Bikers take to streets against racial abuse

All for unity

Bikers take to streets against racial abuse

As many as 200 bikers from the City took part in a bike rally that was organised to condemn acts of racial discrimination against the northeastern community, especially after the recent murder of Nido Taniam, the boy from Arunachal Pradesh in Delhi.

The rally named, ‘Bikers Against Racial Discrimination’ was organised under the aegis of Brotherhood of Bulleeters Motorcycling Consortium (BOBMC) here on Sunday. It was flagged off from Town Hall at around 8:40 am and passed through Hudson Circle, Mission Road, Lalbagh Road, RV Road, Nanda Theatre Road, JP Nagar, BTM Layout, Silk Board and Outer Ring Road before concluding at the BDA Complex in HSR Layout.

Ajit Lakshmiratan, a biker from 50+ Bulleteers, said: “We are very much concerned about the prevailing racial discrimination. It is a blot on our society and we condemn it. We, as a responsible biking community, express our solidarity with brothers and sisters from the northeast.” Pamphlets were distributed along the route of the rally in order to educate people about the event and its objective. Placards with creative messages like - ‘Friends Are Made by Heart, Not by Skin Colour,’ ‘We, the riding family, won’t stand racial discrimination,’ ‘Stop All Violence Against Northeast’ and ‘We All Have Eyes, But to See Right, We Should Use Our Brains’ adorned the rally from start to finish.

The rally also saw participation from bikers from the northeast. Bishwajit Singh Rajkumar from Manipur said: “As a biker, I have never faced any racial discrimination from among the biking community. I am proud to be part of this community and want the larger society to emulate our biking community and learn to accept the people who are different from you. If you want to understand people, you should visit their places and meet them; spend time with them. Then only one will start to understand that they are as beautiful as you are.”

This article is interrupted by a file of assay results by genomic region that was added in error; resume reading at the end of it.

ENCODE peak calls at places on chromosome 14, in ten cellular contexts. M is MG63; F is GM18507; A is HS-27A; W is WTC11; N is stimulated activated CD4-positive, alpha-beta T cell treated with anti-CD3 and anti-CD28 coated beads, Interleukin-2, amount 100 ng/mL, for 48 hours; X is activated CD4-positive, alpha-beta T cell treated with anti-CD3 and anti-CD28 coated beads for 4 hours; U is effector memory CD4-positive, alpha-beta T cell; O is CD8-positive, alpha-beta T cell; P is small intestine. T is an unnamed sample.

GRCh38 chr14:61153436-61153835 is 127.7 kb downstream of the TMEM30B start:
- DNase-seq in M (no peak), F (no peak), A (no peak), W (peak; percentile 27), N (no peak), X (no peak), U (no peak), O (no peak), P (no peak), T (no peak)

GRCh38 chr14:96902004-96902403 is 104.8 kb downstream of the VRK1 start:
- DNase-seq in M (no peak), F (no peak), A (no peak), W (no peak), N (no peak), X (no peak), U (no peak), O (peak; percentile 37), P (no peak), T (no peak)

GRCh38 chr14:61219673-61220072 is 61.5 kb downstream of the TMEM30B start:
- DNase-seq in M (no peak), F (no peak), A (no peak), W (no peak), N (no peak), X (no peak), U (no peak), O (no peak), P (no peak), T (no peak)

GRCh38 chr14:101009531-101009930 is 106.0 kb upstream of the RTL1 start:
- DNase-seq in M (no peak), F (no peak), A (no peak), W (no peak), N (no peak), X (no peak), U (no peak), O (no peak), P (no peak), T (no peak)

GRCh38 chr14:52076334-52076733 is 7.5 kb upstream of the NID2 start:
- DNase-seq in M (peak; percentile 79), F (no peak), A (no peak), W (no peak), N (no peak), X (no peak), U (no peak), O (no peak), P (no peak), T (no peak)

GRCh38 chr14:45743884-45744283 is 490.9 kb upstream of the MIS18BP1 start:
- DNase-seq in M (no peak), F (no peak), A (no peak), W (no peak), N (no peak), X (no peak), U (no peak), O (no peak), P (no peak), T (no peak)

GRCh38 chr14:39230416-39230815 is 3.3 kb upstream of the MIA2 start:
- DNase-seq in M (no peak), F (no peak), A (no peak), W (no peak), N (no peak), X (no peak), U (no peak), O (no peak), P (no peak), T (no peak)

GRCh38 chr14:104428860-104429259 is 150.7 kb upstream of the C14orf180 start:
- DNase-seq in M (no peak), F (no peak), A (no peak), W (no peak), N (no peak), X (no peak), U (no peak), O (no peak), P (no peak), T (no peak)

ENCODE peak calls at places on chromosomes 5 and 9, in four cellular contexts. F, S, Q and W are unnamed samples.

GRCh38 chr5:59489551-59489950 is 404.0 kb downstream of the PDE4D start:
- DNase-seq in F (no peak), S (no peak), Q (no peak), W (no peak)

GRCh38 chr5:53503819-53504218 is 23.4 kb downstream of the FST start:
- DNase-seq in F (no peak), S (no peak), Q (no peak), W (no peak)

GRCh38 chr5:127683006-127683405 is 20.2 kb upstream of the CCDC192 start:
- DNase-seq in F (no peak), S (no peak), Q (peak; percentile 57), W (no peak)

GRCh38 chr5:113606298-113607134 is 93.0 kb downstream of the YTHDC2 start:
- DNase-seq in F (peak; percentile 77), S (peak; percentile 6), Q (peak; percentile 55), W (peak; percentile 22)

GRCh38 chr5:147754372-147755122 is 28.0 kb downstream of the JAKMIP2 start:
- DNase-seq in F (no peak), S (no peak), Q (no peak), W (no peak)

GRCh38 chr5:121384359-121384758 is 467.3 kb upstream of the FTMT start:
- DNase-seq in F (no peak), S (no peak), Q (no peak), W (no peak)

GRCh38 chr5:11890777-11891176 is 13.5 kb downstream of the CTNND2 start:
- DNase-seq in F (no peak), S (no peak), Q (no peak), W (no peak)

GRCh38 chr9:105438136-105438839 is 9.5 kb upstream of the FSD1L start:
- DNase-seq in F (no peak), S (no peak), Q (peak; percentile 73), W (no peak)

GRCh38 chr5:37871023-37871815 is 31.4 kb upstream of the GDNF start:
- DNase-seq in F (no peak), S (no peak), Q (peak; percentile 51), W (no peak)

Ringo Pebam, another biker from Manipur, who works in the City, said: “Northeastern people face insults, sexual harassment, physical violence and humiliation on a daily basis. People here know very little about Northeastern, our history, culture, food habits, languages; people don’t know that India is home to people of different races. We demand changes in school and college curricula to include information about Northeast so that all Indians know about us. The government should conduct a large-scale public education about the northeastern through mass media.”

Prof Rini Ralte from Mizoram, who has made Bangalore her home, addressed the bikers and said: “Racial discrimination is a violence faced by us every day in Bangalore and in other cities. The recent exodus of thousands of northeastern from Bangalore indicates the kind of constant fear we live under. Ours is a struggle against discrimination, ours is a struggle for justice and peace.”

Human rights activist Manohar Elavarthi from Praja Rajakiya Vedike appreciated the efforts of the biking community in fighting against racism. He demanded that police should be sensitised on the issues of the northeastern and to recruit people from the region into Karnataka police force to make it racially diverse. He appealed to bikers to continue this struggle to change people’s attitudes and to bring lasting changes against racism.

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